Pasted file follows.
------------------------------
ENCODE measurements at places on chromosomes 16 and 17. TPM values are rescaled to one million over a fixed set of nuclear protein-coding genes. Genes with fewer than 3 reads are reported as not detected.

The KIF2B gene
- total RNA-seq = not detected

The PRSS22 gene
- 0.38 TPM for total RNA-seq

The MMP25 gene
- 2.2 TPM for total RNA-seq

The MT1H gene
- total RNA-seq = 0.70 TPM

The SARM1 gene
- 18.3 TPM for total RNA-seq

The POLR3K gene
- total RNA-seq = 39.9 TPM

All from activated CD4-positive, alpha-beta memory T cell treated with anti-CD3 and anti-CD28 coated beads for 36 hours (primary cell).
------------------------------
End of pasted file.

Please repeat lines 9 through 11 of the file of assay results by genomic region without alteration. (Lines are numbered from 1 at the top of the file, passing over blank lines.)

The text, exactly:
- total RNA-seq = 0.70 TPM

The SARM1 gene
- 18.3 TPM for total RNA-seq